Dialysis

Dialysis is the separation of particles in a liquid based on their ability to pass through a membrane.

Indications

Failure of normal renal functions, i.e.:

  • Acid
  • Electrolyte derangement
    Particularly hyperkalaemia.
  • Intoxications
  • Overload
  • Ureamia

Physical Mechanisms

Fluid and electrolytes can be removed by four different mechanisms:

  • Diffusion
    Diffusion is the spontaneous movement of substances from a higher concentration to a lower concentration, where rate of movement is proportional to the concentration gradient (as per Fick's Law).
  • Ultrafiltration
    Movement of water, as determined by Starling's Forces.
    • When a solvent passes through a membrane, the process is called osmosis. The frictional forces between solutes and water molecules will pull dissolved substances along, a process known as bulk flow or solvent drag.

Implementation

  • Haemodialysis
    Uses diffusion.
    • Blood is pumped through an extracorporeal circuit that contains a dialyser.
    • Dialysate flow is countercurrent, which maximises the gradient for diffusion.
    • Solutes move across a membrane between blood and dialysate, as per Fick's Law:
      • Concentration gradient between blood and dialysate
        • Flow rate of blood and dialysate
      • Solubility of the solute
        • Mass
        • Charge
        • Protein binding
      • Dialysis membrane permeability
        • Thickness
        • Porosity
        • Surface area
  • Haemofiltration
    Uses ultrafiltration.
    • Both a positive hydrostatic pressure in blood and a negative hydrostatic pressure in dialysate is generated, causing ultrafiltration and removal of solutes via solvent drag.
    • Elimination via bulk flow is independent of solute concentration gradients across the membrane.
    • Transport is dependent on Starling Forces:
      • The transmembrane pressure generated
        This is a function of:
        • Blood flow to the membrane
          Determines hydrostatic pressure.
        • Oncotic pressure gradient
      • Porosity of the membrane
    • Additionally, a high filtration fraction will cause excessive haemoconcentration, and clotting of the filter
    • The filtered fluid (ultrafiltrate) is discarded, and replaced with another fluid depending on the desired fluid balance.

Differences

  • Renal Replacement Therapy (RTT) can be via:
    • Peritoneal dialysis (PD)
    • Intermittent haemodialysis (IHD)
      IHD causes greater cardiovascular instability compared to CRRT as the fluid and electrolyte shifts occur more rapidly.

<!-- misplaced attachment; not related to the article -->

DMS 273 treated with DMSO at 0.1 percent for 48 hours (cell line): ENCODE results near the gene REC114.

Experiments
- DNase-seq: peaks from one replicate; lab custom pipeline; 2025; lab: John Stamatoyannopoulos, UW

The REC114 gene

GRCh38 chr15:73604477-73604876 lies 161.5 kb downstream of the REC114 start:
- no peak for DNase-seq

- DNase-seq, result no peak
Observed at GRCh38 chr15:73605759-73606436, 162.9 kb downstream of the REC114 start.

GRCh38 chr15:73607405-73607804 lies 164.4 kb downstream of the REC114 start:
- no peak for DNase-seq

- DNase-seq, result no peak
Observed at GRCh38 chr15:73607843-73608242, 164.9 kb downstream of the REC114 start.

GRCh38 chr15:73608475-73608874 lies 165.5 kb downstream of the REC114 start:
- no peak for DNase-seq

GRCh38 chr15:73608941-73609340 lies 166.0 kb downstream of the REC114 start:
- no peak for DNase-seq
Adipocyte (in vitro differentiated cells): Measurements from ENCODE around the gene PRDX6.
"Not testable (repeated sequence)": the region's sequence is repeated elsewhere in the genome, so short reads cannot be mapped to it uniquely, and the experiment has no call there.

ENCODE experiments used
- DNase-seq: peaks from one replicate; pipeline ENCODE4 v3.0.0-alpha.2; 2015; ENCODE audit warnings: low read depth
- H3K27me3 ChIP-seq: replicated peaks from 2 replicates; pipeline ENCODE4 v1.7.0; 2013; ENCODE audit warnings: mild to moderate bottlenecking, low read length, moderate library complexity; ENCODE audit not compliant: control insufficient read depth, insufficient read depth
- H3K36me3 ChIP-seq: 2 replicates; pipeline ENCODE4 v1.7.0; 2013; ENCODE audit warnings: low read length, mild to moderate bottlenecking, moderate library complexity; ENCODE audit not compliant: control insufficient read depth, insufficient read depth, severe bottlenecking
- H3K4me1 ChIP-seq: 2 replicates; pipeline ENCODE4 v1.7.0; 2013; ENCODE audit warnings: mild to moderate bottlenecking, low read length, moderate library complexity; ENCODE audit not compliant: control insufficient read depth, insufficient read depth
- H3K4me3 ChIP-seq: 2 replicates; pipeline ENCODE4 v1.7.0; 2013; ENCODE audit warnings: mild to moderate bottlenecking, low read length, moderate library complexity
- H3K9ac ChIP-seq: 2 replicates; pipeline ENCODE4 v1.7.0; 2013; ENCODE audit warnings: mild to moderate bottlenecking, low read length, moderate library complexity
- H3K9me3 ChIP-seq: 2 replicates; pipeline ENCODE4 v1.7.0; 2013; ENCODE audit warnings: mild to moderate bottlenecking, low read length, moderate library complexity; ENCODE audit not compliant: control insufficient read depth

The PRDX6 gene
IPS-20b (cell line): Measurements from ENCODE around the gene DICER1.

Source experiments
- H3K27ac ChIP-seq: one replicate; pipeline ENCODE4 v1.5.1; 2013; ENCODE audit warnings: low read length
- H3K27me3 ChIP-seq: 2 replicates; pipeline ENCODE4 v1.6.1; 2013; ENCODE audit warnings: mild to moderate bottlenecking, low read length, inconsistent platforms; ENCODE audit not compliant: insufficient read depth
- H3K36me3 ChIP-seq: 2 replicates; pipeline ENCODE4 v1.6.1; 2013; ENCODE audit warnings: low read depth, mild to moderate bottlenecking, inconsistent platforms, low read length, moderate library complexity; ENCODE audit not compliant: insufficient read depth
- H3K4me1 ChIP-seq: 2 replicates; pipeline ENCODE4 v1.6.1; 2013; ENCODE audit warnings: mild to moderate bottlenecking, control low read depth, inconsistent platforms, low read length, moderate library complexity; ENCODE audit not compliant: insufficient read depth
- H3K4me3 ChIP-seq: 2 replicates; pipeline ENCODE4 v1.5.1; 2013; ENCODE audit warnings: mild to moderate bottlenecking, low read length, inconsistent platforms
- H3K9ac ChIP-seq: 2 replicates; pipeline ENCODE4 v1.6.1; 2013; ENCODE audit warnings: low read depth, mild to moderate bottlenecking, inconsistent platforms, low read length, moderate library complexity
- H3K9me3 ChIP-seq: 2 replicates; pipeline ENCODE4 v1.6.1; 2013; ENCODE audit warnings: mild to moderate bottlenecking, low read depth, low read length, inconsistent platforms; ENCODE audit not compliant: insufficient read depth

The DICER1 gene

• Continuous Renal Replacement Therapy (CRRT)
      • Continuous Veno-Venous Haemofiltration (CVVH)
      • Continuous Veno-Venous Haemodiafiltration (CVVHDF)

Method chosen depends desired effect:

  • Small molecules (<500 Da) and electrolytes can be removed by filtration or dialysis
  • Medium-sized molecules (500-5000 Da) are best removed by filtration
  • Low molecular weight proteins (5000-50000 Da) are removed by filtration
    This includes removal of inflammatory proteins, which may be benficial in sepsis.
  • Water is best removed by filtration

Pharmacokinetics of RRT

Pharmacokinetics are unpredictable, but are broadly affected by:

  • Free drug in plasma
    Drugs with a small proportion of free drug in plasma are (unsuprisingly) poorly removed by RRT. These include:
    • Highly protein bound substances
    • Drugs with a VD greater than 1L.kg-1
  • Size
    Small molecules (< 500 Da) are more easily cleared by diffusive methods of RTT.
  • Dose/Flow rates
    Reduced flow rates will reduce clearance.
  • Membrane permeability
  • Residual renal function
    Patients residual GFR will also affect pharmacokinetics.
  • Timing
    Drugs given between IHD or SLED sessions will not be cleared until the next session.s

An Incomplete List of Drugs

Drugs Removed on RRT Drugs not removed on RRT
Barbiturates Digoxin
Lithium TCAs
Aspirin Phenytoin
Sotalol/Atenolol Other beta-blockers
Theophylline Gliclazide
Ethylene Glycol Benzodiazepines
Methanol Warfarin
Aminoglycosides, metronidazole, carbapenems, cephalosporins, penicillins Macrolides, quinolones

References

  1. Johnson CA, Simmons WD. Dialysis of Drugs. Nephrology Pharmacy Associates.
Last updated 2017-09-16

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